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Jeff Pearlman Vs. Mark McGwire

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If I had to name the most pompous, self-righteous and judgmental mainstream sportswriter around it would probably be Jeff Pearlman. Pearlman is also one of the most talented sportswriters around. His pieces at Sports Illustrated and his personal blog are daily must-reads, no matter how much I disagree and am annoyed with what he is writing. Yesterday's Pearlman article at about Mark McGwire being hired as the St. Louis Cardinals hitting coach falls into the "extremely annoying" category. He gripes about the hiring, on the grounds that McGwire is a dirty cheater who screwed over Roger Maris and the Maris family. A few snippets:

As I sit here at my computer, dumbfounded by the St. Louis Cardinals' numbingly inane decision to hire McGwire as the team's new hitting coach, I think back to Maris. Actually, I really think back to September 8, 1998, when McGwire hit his 62nd home run of the season at Busch Stadium, then immediately walked toward the stands to engulf Maris' family in an enormous bear hug. Later, with tears streaming down his cheeks, McGwire told the media how, earlier in the day, he had held the bat Maris used when he set the old mark.

Worst of all, however, McGwire was a baseball thief. At the very moment his 341-foot home run landed behind the outfield fence, he robbed Roger Maris of the most important record in professional sports. He robbed the Maris family of future income from 61-related merchandising and events.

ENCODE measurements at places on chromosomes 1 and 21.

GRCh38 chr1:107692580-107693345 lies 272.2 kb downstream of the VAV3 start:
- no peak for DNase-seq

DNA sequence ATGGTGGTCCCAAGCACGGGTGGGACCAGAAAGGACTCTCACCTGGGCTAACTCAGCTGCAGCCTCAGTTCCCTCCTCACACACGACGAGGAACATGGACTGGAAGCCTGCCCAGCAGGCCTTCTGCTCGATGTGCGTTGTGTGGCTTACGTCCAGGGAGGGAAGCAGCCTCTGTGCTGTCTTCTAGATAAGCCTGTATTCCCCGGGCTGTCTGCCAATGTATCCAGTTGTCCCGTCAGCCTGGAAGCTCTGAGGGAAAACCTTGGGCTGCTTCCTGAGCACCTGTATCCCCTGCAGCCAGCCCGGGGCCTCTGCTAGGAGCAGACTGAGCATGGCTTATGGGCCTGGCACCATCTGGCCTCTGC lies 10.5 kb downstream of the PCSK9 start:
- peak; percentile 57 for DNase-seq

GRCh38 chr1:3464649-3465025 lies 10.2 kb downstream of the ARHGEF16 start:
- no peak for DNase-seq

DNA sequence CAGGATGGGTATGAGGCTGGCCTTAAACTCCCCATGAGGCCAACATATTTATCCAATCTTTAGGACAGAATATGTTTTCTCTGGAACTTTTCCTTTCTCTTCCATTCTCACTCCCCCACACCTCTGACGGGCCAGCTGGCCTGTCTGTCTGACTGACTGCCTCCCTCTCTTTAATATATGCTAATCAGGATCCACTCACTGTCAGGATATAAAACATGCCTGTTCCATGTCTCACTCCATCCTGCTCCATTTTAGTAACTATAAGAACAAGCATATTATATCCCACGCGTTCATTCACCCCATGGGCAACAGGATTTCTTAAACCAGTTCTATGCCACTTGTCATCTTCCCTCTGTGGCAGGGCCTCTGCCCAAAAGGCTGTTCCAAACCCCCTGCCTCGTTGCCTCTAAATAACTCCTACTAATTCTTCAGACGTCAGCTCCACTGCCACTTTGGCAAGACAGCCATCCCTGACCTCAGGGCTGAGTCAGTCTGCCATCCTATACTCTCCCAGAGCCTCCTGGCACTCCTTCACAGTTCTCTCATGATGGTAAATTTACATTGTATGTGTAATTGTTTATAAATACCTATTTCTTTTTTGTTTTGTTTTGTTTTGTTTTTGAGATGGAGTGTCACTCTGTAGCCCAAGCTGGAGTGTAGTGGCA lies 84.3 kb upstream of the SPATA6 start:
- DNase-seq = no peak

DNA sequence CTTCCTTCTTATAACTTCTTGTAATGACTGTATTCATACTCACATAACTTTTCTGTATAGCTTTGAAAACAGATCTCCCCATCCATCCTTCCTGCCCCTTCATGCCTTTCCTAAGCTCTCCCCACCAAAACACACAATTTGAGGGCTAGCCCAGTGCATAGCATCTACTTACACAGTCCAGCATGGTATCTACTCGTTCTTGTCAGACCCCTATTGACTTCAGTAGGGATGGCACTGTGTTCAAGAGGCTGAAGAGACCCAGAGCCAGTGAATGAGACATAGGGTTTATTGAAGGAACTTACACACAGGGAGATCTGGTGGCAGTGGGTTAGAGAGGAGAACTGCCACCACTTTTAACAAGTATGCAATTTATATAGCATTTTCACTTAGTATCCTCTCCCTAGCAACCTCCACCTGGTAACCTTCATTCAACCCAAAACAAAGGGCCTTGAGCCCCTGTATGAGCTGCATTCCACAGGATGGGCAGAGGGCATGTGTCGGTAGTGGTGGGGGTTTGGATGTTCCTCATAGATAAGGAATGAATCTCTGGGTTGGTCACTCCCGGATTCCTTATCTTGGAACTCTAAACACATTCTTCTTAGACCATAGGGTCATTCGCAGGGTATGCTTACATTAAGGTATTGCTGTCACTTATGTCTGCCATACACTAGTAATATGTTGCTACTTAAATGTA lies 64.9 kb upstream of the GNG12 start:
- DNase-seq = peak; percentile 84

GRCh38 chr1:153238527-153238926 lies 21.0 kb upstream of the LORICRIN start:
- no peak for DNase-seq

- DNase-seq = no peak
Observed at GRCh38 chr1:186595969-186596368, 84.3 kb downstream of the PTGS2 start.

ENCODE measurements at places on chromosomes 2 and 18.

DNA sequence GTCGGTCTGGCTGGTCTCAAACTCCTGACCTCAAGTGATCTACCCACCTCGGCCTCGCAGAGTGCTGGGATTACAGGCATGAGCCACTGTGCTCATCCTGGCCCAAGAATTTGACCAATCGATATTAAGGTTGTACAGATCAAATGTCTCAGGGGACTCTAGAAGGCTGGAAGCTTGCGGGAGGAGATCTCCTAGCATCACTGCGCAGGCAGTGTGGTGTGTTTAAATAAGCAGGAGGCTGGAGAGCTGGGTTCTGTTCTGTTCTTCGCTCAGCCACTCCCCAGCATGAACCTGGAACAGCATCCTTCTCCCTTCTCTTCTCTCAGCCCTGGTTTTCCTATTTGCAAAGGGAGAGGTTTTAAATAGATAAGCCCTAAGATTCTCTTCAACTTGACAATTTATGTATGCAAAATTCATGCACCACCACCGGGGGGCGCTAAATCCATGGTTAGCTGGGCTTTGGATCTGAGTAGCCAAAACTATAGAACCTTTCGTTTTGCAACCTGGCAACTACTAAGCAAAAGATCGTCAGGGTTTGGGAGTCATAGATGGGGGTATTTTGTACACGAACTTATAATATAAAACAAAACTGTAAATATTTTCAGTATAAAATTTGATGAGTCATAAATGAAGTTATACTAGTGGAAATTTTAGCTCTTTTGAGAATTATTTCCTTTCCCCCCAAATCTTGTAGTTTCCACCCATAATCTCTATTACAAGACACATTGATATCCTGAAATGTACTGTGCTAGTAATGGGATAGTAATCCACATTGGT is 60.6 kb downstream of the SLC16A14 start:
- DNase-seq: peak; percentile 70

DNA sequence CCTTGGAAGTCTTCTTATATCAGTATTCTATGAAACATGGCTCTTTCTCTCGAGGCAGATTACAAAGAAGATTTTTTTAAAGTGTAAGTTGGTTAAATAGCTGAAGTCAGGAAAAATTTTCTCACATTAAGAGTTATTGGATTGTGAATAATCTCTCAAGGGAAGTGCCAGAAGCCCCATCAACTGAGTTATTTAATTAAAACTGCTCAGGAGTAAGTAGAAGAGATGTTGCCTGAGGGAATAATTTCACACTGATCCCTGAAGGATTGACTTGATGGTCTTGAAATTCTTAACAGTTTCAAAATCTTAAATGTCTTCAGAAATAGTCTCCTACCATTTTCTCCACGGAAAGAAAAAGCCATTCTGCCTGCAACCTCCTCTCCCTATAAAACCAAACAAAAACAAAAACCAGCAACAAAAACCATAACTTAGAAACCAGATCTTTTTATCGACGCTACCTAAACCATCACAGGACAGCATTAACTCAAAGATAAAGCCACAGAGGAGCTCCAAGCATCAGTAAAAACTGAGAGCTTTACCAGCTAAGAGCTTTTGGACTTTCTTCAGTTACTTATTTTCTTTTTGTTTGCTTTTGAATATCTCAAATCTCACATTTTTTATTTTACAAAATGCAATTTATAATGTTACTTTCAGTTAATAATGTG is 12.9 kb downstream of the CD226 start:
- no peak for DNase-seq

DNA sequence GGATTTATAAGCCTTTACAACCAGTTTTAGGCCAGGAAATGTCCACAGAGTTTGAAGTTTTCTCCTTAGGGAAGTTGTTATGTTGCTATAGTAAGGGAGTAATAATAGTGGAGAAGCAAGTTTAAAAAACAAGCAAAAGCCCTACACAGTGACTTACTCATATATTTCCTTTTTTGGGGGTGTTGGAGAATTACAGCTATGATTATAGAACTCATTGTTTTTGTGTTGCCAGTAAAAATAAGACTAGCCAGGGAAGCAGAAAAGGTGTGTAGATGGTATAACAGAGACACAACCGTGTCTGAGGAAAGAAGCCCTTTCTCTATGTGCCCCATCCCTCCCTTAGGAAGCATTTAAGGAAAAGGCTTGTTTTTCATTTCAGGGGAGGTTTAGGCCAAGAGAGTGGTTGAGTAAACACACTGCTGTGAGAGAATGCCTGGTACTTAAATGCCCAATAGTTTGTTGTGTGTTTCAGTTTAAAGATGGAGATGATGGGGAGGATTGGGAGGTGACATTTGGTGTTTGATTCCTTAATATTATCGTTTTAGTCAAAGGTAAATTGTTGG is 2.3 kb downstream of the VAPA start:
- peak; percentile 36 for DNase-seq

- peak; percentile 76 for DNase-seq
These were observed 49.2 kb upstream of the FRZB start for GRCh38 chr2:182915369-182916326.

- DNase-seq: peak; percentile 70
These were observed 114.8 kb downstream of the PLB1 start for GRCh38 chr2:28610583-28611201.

We've read/heard stories like this a hundred times before from high priest moralizers like Bill Plaschke, Joel Sherman and Jayson Stark. Interchange McGwire with Barry Bonds or Roger Clemens and we get the same tale: "The PED users of the last 20 years ruined the game, a game so pure and so innocent until the juiced era." The mainstream media led the prosecution of the PED users. Unfortunately the average baseball fan is too dumb to form his/her own opinion on most topics and takes cues from these writers. That's why we hear "you did steroids!" chants at baseball games when Manny Ramirez bats. 

I'm pretty sure one day the general public will wake up and realize the ruse that was pulled by the steroid era sportswriters. Until that day, I'll be thankful we have the likes of Bill James, Rob Neyer and Tom Tango to provide some relevant, non-Pearlman type insight on the PED topic. Good luck, Mark McGwire. Hopefully you can do your job without being hassled by athlete-hating jock sniffers still demanding "hard answers" about your Andro usage 11 years ago.

It seems to me that, with the passage of time, more people will come to understand that the commissioner's periodic spasms of self-righteousness do not constitute baseball law. It seems to me that the argument that it is cheating must ultimately collapse under the weight of carrying this great contradiction-that 80% of the players are cheating against the other 20% by violating some "rule" to which they never consented, which was never included in the rule books, and which for which there was no enforcement procedure. History is simply not going to see it that way.

Maybe the cheaters were wrong; that's the direction in which I lean, probably because I've got a streak of the moralist in me. But I will not sit idly while great athletes looking for an edge -- not all that different from the many generations before them -- are demonized by the high priests of baseball opinion. I will not.

We care about this less than the players do.  As I keep saying, this is a workplace issue, a personal issue.  If players have a problem with it, they have to deal with it as a union.  And if they can’t, that means the majority of the players doesn’t want to deal with it.  We as fans can’t expect more from players than they themselves expect from each other.  And fans respond with their feet and wallet by giving money to MLB.  It’s that simple.